in Developmental Immunology (1995), 4(3), 189-97

We have isolated two subtypes of helper T cells from human tonsils: CD4+CD57+ cells, mostly located in the germinal center (GC), and CD4+CD57- cells, distributed through the interfollicular areas but also ... [more ▼]

We have isolated two subtypes of helper T cells from human tonsils: CD4+CD57+ cells, mostly located in the germinal center (GC), and CD4+CD57- cells, distributed through the interfollicular areas but also present in the GC. In a functional study, we have compared the capacities of these T-cell subtypes to stimulate B cells in cocultures. In order to block T-cell proliferation while maintaining their activation level, we pretreated isolated T cells with mitomycin C prior to culture in the presence of B cells and added polyclonal activators such as PHA and Con A, combined or not with IL-2. Contrary to CD4+ CD57- cells, CD4+CD57+ cells did not markedly enhance B-cell proliferation. Even when sIgD.B cells typical of germinal center cells were tested, the CD4+CD57+ cells had no significant effect. This is in accordance with the location of these cells: They mainly occupy the light zones of the GC where few B cells divide. Even when added to preactivated, actively proliferating cells, CD4+CD57 cells failed to modulate B-cell multiplication. On the supernatants of B-cell-T-cell cocultures, we examined by the ELISA technique the effect of T cells on Ig synthesis. Contrary to CD57+ T cells, whose effect was strong, CD57- T cells weakly stimulated Ig synthesis. More IgM than IgG was generally found. Because CD57 antigen is a typical marker of natural killer cells, we tested the cytolytic activity of tonsillar CD4+CD57+ cells on K562 target cells. Unlike NK cells, neither CD4+CD57+ nor CD4+CD57- cells exhibit any cytotoxicity. Thus, germinal center CD4+CD57+ cells are not cytolytic and do not strongly stimulate either B-cell proliferation or Ig secretion. CD4+CD57- cells, however, enhance B-cell proliferation and differentiation, thus acting like the classical helper cells of the T-dependent areas. [less ▲]

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See detailAnalysis by in Situ Hybridization of Cells Expressing Mrna for Tumor-Necrosis Factor in the Developing Thymus of Mice
Deman, Johanne; Martin, M arie Thérèse; Delvenne, Philippe ULg et al

in Developmental Immunology (1992), 2(2), 103-9

We have used in situ hybridization to investigate the expression of TNF-alpha genes by thymic cells during fetal development in mice. In 14-day-old fetal thymuses, very scarce cells produce TNF-alpha mRNA ... [more ▼]

We have used in situ hybridization to investigate the expression of TNF-alpha genes by thymic cells during fetal development in mice. In 14-day-old fetal thymuses, very scarce cells produce TNF-alpha mRNA. A second phase of cytokine gene expression starts on day 16. The density of positive cells progressively increases up to day 20. Thymuses at 15 days of gestation and after birth do not express detectable cytokine mRNA. In an attempt to identify the nature of the TNF-alpha mRNA-producing cells, acid phosphatase activity, which is characteristic of the macrophage lineage, was studied in the same thymuses. Acid phosphatase-positive cells only appear on day 15. Their frequency increases up to birth. However, no correlation can be established between acid phosphatase--and TNF alpha mRNA--positive cells. The results indicate that a small subset of thymic cells is responsible for TNF-alpha mRNA production during ontogeny: These cells are not yet identified. The possible role of TNF-alpha in thymic ontogeny is discussed. [less ▲]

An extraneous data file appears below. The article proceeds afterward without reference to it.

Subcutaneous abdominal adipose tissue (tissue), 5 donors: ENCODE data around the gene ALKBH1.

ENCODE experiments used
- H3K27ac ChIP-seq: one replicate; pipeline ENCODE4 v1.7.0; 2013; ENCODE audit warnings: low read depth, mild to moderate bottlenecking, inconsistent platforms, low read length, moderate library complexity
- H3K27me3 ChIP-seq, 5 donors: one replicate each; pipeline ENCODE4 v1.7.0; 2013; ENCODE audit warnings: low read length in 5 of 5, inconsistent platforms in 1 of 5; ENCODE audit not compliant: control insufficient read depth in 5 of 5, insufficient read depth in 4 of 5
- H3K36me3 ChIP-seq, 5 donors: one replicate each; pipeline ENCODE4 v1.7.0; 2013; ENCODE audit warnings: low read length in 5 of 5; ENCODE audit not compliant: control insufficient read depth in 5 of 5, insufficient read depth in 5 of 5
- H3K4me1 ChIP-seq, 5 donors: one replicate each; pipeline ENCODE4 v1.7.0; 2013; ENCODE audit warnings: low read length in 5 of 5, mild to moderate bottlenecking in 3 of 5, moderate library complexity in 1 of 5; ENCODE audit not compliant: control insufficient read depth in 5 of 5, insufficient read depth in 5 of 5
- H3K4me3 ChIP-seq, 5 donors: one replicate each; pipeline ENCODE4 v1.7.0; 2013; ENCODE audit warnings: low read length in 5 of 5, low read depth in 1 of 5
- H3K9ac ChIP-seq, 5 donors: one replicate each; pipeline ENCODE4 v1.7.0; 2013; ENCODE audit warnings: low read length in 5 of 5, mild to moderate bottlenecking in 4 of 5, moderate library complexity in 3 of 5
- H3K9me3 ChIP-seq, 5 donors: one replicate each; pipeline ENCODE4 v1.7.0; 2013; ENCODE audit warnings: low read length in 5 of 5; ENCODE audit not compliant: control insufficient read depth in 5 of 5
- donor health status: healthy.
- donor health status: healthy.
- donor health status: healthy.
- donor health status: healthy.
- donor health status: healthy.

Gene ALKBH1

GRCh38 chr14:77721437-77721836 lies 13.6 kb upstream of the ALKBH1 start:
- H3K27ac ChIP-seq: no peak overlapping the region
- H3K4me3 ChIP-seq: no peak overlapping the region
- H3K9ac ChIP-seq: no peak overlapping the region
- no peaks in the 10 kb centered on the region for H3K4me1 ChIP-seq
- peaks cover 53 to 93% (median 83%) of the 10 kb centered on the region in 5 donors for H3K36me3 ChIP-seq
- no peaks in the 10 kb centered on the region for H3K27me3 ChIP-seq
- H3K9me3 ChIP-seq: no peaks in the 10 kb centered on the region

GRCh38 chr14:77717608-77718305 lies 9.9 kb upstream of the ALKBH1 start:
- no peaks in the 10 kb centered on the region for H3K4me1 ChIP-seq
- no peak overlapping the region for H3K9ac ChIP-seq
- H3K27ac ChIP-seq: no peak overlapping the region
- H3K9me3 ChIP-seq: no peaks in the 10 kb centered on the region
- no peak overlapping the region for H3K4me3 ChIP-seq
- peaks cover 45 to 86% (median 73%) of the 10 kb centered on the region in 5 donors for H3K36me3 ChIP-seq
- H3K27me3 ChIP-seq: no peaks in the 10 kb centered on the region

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See detailThe Recognition of Hypothalamo-Neurohypophysial Functions by Developing T Cells
Robert, F. R.; Martens, Henri ULg; Cormann, N. et al

in Developmental Immunology (1992), 2(2), 131-40

Neuropeptide signals and specific neuropeptide receptors have been described in the thymus supporting the concept of a close dialogue between the neuroendocrine and the immune systems at the level of ... [more ▼]

Neuropeptide signals and specific neuropeptide receptors have been described in the thymus supporting the concept of a close dialogue between the neuroendocrine and the immune systems at the level of early T-cell differentiation. In this paper, we review recent data about neurohypophysial (NHP)-related peptides detected in the thymus from different species. We suggest that we are dealing in fact with other member(s) of the NHP hormone family, which seems to exert its activity locally through a novel model of cell-to-cell signaling, that of cryptocrine communication. This model involves exchange of signals between thymic epithelial cells and developing thymocytes. The NHP-related peptides have been shown to trigger thymocyte proliferation and could induce immune tolerance of this highly conserved neuroendocrine family. [less ▲]